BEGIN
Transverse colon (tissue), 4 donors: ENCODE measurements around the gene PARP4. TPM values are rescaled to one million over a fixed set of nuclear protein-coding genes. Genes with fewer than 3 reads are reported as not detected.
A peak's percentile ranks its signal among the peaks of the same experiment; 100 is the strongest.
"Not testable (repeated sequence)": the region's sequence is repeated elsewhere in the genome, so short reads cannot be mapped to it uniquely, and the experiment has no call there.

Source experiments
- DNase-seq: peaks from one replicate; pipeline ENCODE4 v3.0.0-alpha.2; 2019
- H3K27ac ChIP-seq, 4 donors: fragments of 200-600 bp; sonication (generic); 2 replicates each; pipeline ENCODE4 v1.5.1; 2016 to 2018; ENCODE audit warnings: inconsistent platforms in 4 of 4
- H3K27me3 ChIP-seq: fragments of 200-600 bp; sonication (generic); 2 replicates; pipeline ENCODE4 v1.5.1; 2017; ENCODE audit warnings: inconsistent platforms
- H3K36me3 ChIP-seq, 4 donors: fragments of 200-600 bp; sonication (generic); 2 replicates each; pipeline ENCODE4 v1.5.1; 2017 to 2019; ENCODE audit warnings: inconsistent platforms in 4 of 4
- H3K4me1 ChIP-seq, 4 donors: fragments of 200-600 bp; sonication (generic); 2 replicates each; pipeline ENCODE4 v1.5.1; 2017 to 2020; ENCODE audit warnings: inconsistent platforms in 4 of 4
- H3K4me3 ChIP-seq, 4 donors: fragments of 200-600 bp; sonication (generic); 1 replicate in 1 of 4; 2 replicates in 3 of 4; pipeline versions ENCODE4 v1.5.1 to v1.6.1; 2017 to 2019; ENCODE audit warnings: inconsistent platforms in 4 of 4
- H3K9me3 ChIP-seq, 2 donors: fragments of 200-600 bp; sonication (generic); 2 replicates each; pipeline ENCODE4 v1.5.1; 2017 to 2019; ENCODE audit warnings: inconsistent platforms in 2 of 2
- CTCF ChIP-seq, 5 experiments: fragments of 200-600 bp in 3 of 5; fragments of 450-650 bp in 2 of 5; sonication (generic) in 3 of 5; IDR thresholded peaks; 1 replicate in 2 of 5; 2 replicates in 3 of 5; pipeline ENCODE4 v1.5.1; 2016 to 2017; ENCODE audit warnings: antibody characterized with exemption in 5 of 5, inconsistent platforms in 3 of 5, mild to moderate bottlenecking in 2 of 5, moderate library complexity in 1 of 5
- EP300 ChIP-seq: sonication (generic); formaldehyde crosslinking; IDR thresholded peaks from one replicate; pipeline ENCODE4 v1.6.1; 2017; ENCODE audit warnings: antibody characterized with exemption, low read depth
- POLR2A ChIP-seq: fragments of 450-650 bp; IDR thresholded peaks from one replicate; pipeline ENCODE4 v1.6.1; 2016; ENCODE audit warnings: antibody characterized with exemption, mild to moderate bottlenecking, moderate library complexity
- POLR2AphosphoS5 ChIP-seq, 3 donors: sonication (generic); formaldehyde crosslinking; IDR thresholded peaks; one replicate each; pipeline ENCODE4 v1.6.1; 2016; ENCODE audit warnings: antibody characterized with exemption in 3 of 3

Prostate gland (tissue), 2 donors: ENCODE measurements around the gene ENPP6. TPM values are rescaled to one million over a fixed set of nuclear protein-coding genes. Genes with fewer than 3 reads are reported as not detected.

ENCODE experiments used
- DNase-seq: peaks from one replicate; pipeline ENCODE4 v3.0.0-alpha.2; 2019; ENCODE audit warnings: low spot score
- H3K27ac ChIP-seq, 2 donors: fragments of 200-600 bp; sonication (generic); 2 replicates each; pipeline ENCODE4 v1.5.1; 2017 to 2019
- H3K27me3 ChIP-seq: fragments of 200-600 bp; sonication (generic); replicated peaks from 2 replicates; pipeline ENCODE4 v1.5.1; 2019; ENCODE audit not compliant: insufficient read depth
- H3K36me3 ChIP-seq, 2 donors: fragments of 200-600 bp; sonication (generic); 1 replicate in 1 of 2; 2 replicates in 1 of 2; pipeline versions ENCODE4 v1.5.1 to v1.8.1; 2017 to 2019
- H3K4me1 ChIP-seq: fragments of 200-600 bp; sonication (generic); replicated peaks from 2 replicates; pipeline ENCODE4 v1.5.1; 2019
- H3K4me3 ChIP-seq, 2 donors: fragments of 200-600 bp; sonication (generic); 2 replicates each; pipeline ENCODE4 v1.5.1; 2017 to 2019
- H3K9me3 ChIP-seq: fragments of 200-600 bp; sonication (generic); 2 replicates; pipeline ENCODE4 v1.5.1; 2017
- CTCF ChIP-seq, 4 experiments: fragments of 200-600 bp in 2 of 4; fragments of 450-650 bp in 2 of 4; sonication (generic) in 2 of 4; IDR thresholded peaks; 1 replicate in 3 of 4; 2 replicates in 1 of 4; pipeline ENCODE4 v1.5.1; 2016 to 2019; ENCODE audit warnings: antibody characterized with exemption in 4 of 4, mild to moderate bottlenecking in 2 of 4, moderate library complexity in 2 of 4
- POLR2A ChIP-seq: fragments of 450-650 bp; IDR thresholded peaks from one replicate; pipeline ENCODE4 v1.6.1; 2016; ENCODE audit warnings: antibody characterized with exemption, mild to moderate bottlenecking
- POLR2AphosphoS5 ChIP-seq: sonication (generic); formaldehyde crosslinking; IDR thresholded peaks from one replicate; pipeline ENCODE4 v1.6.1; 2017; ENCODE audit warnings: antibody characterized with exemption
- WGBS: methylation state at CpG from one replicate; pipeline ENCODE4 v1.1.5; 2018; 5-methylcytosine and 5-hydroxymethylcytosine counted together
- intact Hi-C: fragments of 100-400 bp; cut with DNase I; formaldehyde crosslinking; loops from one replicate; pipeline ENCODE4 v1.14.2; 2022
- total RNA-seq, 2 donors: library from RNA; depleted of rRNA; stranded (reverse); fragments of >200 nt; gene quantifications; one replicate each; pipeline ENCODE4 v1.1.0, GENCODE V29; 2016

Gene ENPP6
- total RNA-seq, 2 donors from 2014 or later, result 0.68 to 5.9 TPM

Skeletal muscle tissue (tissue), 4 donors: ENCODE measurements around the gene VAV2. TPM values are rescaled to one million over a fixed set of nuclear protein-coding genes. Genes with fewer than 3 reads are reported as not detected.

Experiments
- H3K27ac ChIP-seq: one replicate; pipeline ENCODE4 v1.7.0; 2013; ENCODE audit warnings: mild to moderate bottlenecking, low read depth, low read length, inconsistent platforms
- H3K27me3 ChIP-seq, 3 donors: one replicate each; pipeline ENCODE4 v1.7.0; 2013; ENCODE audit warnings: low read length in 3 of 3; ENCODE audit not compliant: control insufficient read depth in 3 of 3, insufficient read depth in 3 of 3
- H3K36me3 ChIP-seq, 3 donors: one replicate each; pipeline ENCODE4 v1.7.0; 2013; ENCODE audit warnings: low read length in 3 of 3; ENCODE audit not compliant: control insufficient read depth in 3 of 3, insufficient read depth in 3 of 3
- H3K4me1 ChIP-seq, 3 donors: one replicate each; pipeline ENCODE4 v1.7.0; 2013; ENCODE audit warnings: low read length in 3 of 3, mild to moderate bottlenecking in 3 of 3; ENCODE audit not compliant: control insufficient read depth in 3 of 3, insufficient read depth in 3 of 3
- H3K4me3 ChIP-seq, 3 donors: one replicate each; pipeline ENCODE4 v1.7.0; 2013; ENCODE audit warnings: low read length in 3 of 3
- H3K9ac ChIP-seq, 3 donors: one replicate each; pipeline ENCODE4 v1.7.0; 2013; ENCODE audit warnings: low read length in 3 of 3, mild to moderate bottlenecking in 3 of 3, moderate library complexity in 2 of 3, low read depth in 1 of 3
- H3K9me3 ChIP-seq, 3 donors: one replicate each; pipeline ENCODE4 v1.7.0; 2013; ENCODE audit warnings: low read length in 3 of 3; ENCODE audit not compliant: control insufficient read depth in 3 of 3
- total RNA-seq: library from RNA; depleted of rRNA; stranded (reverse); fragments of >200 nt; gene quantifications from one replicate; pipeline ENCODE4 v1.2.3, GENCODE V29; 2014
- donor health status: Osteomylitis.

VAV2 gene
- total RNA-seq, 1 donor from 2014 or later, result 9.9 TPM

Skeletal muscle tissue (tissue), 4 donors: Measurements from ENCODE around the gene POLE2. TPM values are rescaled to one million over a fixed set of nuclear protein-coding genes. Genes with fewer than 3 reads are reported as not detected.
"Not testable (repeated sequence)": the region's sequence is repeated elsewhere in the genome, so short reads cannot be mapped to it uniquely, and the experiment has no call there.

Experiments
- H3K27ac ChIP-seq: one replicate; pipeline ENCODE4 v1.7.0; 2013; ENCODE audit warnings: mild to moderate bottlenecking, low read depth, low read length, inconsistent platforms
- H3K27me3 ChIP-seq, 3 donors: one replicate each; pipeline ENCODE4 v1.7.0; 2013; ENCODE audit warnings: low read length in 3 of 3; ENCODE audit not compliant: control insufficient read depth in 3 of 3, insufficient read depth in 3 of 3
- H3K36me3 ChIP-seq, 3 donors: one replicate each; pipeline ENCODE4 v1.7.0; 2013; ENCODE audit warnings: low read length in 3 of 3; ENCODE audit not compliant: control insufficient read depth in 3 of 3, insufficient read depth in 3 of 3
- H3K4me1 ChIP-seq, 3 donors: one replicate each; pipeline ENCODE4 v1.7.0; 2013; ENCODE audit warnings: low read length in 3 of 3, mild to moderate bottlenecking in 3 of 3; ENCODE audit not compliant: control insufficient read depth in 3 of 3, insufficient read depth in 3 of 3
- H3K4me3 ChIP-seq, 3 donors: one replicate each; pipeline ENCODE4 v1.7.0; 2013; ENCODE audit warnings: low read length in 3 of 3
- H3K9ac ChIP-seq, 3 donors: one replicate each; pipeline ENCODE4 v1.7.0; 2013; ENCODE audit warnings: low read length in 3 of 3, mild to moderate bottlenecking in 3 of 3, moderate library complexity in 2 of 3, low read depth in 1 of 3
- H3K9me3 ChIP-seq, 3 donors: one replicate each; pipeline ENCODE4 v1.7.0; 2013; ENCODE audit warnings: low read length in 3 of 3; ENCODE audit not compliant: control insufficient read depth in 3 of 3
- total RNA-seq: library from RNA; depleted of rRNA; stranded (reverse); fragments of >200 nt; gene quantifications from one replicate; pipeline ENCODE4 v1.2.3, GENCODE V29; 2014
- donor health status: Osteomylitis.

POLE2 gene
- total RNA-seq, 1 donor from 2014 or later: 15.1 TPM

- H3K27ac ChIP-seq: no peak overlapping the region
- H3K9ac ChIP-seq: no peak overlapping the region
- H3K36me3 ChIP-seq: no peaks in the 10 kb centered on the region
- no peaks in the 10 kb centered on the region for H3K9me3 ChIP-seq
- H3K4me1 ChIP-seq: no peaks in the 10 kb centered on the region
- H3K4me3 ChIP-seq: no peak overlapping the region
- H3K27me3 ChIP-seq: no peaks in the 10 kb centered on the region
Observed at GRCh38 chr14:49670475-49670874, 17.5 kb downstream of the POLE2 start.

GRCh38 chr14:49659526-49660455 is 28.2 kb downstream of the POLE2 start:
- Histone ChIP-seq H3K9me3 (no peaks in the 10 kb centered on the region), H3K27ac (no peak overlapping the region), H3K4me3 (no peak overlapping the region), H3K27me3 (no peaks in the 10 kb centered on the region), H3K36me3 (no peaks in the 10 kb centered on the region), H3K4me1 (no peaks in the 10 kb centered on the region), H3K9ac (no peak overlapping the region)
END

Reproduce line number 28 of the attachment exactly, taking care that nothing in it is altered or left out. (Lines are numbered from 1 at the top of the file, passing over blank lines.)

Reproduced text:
- WGBS: methylation state at CpG from one replicate; pipeline ENCODE4 v1.1.5; 2018; 5-methylcytosine and 5-hydroxymethylcytosine counted together